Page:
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Distinguished professor, Giorgio Tozzi

 

 

Photo by Paul Martens


"After all is said and done, if a performing artist, or any artist for that matter, fails to communicate, he has not achieved the purpose of his vocation."
—Giorgio Tozzi

Henry A. Upper Chair in Music
School of Music
IU Bloomington

 

Giorgio Tozzi is not a typical faculty member. His résumé details his experience as a Mafia don, a poetic cobbler and the close relative of a number of damsels in distress. Of course, these are Tozzi’s performance roles. But even those are atypical for a voice professor at the School of Music.

Most of his operatic work has been with New York’s Metropolitan Opera. Tozzi first performed there in 1954 and continued for 21 seasons in 37 different roles. But what makes him unique is his career in non-operatic productions.

Nominated for a Tony award for his Broadway performance The Most Happy Fella, Tozzi became famous outside of opera for his performances in South Pacific, in which he appeared opposite both Florence Henderson and Mary Martin and received the San Francisco Critics Award for best actor in a musical. He has earned four Grammy awards for his operatic performances and has a gold record under his belt for his 1957 RCA recording of South Pacific. Tozzi also has guest starred on television and played major roles in feature films.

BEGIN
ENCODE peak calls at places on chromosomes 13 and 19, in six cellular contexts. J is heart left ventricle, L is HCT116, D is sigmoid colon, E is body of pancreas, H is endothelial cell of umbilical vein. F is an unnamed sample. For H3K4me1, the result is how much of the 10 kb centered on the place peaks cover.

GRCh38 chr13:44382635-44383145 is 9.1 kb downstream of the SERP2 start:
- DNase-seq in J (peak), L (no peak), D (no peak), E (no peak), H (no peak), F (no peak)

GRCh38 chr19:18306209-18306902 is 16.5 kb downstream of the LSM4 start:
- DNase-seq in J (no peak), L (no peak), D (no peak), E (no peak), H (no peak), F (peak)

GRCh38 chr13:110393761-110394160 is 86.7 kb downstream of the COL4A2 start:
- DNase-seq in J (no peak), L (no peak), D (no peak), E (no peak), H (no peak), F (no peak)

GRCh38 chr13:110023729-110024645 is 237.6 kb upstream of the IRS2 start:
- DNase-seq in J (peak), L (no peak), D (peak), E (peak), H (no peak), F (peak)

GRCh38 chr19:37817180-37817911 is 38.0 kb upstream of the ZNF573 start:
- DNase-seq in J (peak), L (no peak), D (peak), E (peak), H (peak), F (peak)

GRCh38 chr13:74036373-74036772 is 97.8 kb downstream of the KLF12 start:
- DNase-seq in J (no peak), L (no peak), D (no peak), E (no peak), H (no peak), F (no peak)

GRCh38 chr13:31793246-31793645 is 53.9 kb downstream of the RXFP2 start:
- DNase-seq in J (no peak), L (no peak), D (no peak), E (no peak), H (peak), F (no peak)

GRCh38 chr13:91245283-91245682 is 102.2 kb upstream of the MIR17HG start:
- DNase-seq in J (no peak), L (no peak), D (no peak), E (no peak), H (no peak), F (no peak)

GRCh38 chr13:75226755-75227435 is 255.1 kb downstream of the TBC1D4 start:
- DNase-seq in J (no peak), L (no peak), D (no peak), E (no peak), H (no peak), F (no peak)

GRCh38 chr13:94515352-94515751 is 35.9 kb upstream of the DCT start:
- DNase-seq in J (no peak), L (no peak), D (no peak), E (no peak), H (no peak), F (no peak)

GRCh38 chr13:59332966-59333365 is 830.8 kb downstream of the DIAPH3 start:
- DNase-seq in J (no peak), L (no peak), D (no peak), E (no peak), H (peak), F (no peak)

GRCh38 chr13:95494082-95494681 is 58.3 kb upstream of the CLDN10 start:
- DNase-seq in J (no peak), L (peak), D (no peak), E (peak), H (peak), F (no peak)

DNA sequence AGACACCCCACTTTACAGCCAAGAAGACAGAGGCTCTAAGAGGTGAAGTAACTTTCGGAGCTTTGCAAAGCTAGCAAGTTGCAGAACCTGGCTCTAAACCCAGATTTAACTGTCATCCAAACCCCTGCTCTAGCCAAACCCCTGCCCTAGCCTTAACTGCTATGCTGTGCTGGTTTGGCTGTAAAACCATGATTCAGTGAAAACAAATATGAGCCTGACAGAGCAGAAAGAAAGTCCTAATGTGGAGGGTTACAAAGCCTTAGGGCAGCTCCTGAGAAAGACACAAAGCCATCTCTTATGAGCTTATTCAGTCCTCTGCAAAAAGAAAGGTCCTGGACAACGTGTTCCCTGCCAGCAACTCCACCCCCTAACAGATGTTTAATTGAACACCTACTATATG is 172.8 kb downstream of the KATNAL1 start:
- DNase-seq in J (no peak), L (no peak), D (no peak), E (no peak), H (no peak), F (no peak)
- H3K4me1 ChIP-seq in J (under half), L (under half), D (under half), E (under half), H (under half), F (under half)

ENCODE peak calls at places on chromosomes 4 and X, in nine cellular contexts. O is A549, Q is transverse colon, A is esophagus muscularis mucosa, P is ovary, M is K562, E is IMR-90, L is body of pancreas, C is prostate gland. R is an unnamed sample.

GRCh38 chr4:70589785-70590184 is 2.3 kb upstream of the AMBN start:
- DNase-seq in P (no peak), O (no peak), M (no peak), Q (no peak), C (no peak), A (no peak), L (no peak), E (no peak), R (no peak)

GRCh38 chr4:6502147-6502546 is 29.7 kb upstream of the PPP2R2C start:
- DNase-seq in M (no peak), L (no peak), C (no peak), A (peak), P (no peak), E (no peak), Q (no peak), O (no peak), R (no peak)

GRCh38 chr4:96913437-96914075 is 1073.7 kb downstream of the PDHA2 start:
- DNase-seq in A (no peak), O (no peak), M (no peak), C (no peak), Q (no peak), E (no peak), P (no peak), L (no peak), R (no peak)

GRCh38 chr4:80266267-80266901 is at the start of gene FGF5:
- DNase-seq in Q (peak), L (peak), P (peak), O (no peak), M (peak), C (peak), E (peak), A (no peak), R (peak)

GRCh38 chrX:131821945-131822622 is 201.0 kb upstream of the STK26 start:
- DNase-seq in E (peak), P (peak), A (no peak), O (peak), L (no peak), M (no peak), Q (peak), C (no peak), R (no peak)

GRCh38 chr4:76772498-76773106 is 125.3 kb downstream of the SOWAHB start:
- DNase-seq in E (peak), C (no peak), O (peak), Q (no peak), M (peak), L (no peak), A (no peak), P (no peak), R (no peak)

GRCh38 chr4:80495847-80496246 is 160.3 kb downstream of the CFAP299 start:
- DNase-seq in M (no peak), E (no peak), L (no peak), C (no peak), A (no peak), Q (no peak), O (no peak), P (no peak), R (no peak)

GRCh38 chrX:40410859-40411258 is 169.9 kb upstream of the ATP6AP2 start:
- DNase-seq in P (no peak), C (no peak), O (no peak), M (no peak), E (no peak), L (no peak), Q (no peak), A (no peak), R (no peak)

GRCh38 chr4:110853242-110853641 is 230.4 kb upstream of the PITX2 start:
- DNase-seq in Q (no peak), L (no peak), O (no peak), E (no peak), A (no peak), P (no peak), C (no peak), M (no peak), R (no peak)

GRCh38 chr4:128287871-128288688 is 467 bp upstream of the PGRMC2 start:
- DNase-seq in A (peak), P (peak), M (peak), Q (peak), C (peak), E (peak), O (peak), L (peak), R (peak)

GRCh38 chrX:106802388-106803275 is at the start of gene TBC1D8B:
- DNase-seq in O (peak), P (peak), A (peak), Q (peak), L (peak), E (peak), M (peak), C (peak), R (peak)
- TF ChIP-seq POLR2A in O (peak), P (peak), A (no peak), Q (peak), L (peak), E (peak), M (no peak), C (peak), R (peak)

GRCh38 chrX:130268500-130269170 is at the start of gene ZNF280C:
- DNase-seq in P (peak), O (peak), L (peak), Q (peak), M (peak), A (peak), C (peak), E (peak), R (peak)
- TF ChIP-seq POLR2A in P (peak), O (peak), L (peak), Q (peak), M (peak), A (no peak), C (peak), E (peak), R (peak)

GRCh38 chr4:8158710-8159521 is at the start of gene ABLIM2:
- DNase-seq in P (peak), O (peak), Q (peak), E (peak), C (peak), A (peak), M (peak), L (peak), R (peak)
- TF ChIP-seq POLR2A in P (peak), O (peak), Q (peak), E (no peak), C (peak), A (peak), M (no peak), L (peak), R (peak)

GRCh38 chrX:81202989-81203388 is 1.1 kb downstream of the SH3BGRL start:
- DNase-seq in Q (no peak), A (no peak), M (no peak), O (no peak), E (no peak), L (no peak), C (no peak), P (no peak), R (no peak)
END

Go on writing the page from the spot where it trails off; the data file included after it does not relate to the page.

Although many in the opera world consider musical theater a lesser art form, Tozzi’s response to such critics is that “if one has to compare works of art in order to better appreciate or evaluate...then chances are he will never truly enjoy any one of them. To love is to accept, not to compare.”

 
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Publication date: March 2, 2001
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